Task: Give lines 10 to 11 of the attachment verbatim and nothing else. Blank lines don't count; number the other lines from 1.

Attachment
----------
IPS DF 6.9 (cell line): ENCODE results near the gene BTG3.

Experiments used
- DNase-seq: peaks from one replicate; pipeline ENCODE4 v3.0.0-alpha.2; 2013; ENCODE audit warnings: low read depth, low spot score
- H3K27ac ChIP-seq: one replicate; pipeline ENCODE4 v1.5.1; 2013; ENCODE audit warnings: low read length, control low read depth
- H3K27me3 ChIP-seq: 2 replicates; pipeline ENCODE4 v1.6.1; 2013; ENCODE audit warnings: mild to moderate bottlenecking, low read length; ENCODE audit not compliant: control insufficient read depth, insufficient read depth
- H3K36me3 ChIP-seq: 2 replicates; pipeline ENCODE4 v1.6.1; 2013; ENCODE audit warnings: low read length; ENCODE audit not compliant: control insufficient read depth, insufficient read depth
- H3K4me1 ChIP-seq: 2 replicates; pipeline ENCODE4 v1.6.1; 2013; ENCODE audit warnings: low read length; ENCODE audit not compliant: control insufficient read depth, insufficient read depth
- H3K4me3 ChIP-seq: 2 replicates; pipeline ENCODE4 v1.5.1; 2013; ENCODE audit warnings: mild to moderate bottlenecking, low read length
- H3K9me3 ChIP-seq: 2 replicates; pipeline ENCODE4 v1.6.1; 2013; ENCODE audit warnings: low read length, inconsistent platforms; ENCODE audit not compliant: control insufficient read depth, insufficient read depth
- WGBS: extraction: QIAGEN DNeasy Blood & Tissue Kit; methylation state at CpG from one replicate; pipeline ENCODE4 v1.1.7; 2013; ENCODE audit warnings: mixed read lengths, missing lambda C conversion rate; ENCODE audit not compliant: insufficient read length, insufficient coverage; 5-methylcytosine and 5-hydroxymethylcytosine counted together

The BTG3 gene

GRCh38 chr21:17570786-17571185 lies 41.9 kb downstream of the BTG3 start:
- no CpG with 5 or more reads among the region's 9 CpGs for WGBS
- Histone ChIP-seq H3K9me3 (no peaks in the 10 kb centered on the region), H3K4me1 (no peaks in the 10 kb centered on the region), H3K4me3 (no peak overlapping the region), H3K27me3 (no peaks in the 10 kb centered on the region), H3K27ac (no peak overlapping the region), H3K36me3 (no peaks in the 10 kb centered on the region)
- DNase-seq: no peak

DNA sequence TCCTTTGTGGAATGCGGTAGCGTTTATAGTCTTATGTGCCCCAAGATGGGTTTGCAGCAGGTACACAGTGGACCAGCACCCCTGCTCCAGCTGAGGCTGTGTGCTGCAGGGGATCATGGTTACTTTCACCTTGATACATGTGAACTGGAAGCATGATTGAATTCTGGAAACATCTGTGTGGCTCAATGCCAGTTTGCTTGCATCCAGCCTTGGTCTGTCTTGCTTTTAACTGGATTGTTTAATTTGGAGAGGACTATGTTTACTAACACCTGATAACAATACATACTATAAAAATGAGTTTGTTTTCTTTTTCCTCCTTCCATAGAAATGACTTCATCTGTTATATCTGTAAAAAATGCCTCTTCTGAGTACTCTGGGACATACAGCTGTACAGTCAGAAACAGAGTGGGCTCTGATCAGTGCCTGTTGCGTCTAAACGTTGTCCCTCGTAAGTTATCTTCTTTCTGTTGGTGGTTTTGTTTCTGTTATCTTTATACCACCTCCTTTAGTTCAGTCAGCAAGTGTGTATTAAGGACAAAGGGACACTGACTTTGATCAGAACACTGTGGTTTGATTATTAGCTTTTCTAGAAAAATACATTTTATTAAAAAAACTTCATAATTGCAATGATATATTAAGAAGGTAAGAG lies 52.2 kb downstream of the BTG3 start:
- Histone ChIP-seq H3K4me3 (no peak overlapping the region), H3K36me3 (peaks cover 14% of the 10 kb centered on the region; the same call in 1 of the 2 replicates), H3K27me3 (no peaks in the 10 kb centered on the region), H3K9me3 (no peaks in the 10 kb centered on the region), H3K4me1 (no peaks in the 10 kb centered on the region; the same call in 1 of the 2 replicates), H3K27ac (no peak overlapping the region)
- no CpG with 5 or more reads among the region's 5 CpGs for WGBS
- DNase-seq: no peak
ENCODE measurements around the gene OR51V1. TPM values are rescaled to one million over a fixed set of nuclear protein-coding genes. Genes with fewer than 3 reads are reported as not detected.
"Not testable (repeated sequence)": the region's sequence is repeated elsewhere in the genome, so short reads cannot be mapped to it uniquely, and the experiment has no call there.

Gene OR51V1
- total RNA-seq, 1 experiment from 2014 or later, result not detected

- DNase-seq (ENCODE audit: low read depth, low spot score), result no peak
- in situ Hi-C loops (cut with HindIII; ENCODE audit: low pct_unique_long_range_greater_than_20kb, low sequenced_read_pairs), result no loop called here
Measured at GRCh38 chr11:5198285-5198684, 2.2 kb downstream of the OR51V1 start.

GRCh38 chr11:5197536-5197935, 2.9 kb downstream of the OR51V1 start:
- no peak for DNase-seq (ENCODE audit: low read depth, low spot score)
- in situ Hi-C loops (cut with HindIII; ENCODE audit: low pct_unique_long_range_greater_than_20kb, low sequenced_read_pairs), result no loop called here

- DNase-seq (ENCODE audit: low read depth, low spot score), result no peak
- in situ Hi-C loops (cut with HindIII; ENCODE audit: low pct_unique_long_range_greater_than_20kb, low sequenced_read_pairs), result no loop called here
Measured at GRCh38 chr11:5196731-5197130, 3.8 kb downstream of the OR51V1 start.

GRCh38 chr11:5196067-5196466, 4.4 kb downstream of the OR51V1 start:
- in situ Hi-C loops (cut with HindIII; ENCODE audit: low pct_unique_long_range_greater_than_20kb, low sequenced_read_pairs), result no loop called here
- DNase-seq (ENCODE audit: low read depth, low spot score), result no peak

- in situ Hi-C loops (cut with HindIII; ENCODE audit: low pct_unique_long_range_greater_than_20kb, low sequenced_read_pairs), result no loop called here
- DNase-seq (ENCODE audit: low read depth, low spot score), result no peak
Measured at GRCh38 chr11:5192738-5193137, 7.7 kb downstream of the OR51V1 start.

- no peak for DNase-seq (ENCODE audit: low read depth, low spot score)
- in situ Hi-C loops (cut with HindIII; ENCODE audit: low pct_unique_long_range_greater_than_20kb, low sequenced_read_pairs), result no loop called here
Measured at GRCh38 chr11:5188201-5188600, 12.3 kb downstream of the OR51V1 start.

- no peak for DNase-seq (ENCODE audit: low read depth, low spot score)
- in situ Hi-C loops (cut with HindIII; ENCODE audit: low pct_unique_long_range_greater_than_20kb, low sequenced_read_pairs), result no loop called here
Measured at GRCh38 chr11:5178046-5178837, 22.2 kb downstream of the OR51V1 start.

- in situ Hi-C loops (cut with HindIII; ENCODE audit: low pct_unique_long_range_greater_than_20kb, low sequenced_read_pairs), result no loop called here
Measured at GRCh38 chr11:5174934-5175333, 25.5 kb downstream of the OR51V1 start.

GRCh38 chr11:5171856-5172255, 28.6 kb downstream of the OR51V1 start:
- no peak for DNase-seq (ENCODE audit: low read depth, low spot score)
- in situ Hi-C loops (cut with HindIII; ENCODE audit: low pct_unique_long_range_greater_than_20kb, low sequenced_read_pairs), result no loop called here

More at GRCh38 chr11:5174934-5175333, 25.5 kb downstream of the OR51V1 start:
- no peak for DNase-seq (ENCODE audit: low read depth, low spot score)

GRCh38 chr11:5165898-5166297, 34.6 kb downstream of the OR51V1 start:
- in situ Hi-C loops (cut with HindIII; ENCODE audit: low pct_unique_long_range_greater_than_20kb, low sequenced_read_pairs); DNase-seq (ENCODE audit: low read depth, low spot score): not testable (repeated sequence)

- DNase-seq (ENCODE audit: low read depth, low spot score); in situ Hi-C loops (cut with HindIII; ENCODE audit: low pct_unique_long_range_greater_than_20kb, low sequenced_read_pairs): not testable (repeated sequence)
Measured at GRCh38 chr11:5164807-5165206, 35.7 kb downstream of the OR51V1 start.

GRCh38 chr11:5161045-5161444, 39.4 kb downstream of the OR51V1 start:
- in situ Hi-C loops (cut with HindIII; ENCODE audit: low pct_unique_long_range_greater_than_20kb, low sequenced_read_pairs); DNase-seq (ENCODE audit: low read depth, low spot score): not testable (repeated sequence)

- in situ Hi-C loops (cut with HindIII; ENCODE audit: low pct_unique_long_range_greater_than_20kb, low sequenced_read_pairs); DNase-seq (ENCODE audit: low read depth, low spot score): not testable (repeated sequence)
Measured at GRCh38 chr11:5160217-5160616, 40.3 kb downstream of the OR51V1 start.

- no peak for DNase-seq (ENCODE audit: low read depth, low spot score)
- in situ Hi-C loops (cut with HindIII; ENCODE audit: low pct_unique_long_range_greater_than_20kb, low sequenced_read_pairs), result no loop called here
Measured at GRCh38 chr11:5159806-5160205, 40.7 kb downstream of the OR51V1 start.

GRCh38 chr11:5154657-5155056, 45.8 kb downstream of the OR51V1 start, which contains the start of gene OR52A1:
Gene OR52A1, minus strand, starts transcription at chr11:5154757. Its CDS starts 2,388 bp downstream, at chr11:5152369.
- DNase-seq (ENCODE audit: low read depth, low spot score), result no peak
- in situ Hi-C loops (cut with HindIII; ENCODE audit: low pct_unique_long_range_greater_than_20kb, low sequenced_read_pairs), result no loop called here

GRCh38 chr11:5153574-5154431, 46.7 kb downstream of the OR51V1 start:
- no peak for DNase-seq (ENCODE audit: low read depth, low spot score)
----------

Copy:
- WGBS: extraction: QIAGEN DNeasy Blood & Tissue Kit; methylation state at CpG from one replicate; pipeline ENCODE4 v1.1.7; 2013; ENCODE audit warnings: mixed read lengths, missing lambda C conversion rate; ENCODE audit not compliant: insufficient read length, insufficient coverage; 5-methylcytosine and 5-hydroxymethylcytosine counted together

The BTG3 gene